Company executives laid out three reasons why supply chain costs are leading to high prices — and why they think the cost increases are temporary.
- High ocean freight costs affect nearly all products the off-price retailer sells
- Demand for domestic freight far exceeds the capacity in existing transport modes
- Total wages paid have increased, as both base pay and the total number of workers needed rose
At their core, these three factors are a symptom of a larger issue for U.S. supply chains: a surge in demand for imports caught the available supply of inventory and transport capacity flat-footed. But Burlington executives projected the issues being faced, including high prices, are temporary.
"For several quarters now, there has been a significant imbalance in global transportation systems between demand and available capacity," CEO Michael O'Sullivan said on the earnings call. "This has caused unprecedented volatility and disruption in deliveries of merchandise across all sectors of retail and it has caused a significant spike in international and domestic freight rates."
For Crimmins, this high demand for freight capacity has clogged the pipes in the supply chain as retailers are doing everything they can to get products through.
"There aren't enough containers," Crimmins said. "There aren't enough ships. There aren't enough trucks or trains. There is more volume now than any part of the supply chain pipes can adequately handle. Every piece of the pipe is slower and that our backlogs to work through every step of the way."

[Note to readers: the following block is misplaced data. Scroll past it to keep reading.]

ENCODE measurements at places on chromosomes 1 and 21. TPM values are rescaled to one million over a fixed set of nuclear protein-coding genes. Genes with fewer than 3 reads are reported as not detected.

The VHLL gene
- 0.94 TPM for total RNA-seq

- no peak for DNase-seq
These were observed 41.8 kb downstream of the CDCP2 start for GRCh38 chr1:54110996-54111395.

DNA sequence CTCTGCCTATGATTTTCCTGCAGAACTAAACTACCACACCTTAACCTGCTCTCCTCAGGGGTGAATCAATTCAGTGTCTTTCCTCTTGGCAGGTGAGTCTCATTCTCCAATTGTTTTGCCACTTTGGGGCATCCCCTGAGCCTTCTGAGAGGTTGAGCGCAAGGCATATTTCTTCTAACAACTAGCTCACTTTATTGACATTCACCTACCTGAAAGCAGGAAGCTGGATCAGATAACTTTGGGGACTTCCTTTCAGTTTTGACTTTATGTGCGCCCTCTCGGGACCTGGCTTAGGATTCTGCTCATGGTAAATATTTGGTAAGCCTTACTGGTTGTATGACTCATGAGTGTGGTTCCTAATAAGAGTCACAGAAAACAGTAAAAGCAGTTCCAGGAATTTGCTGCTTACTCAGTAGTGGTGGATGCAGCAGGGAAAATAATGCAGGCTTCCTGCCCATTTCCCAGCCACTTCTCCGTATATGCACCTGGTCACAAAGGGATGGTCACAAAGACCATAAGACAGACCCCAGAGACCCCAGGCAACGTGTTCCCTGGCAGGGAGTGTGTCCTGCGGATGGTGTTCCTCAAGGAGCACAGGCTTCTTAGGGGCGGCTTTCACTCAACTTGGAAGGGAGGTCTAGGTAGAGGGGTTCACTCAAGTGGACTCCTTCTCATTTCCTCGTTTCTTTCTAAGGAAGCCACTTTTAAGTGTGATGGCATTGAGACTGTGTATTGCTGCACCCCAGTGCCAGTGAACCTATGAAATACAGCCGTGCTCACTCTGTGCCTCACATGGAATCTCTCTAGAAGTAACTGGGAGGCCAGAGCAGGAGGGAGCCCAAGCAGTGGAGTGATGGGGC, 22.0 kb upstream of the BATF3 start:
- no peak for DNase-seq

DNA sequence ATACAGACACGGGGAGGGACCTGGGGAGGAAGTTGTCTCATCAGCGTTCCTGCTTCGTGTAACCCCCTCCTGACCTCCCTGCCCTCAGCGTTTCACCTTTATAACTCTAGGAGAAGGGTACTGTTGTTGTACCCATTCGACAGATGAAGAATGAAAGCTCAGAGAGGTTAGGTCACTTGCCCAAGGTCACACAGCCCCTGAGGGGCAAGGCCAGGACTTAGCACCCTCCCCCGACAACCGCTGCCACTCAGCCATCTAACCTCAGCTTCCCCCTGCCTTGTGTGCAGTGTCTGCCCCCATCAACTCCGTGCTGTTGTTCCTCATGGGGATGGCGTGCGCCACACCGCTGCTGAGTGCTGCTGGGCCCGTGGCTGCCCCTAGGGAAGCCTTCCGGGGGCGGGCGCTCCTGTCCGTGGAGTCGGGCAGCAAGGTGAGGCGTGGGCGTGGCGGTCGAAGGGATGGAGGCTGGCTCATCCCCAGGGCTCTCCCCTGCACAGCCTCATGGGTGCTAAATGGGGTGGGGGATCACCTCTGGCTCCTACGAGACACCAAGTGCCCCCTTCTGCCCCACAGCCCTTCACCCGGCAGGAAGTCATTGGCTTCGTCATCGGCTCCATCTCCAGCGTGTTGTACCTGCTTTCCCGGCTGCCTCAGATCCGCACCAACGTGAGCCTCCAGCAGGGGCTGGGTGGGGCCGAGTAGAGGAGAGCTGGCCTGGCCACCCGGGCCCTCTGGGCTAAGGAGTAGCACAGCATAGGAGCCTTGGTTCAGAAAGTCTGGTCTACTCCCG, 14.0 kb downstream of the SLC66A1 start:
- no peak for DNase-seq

In response, retailers have pursued an assortment of strategies. Some are accelerating their orders to get the inventory they need into stores ahead of peak season. Others, like Walmart, are chartering ships to secure space.
"This has even further increased the pressure on the supply chain, helping to drive even higher rates," Crimmins said. As an example, Crimmins said the pre-pandemic spot rate for shipping a container from China to the U.S. West Coast was around $1,500. "To do that now, it costs $15,000 and the rates are still increasing."
The Burlington executives said they expect freight costs to remain high through 2022, but to eventually normalize. And for that reason, they are skeptical about raising prices.
"It's clear the inventory levels across the retail industry have been very lean this year and as a consequence, there has been very little promotional activity," O'Sullivan said. "That means, that realized prices have been higher for many retailers. But we just don't think that's sustainable."
Executives said eventually, when the supply chain disruptions normalize, prices will return to normal. O'Sullivan reminded investors of the high spot rates in the ocean freight market, as an example of how high prices are due to a temporary supply-demand imbalance and not permanent indicators.
"Ocean freight rates are about ten times higher now than they were in 2019. That is not because operating a ship or paying a dockyard worker is ten times higher. It's because demand exceeds capacity," O'Sullivan said. "That imbalance won't last. It will normalize."
But even if the executives' predictions are wrong, Burlington sees other retailers' price increases and potentially missed deliveries in the holidays as a sales opportunity for the off-price clothing market.
"Maybe prices across retail really will move up in the next year or two and to be clear, we wouldn't mind at all," O'Sullivan said. "For an off-price retailer like us that would be terrific. It would help to further expand our value differentiation."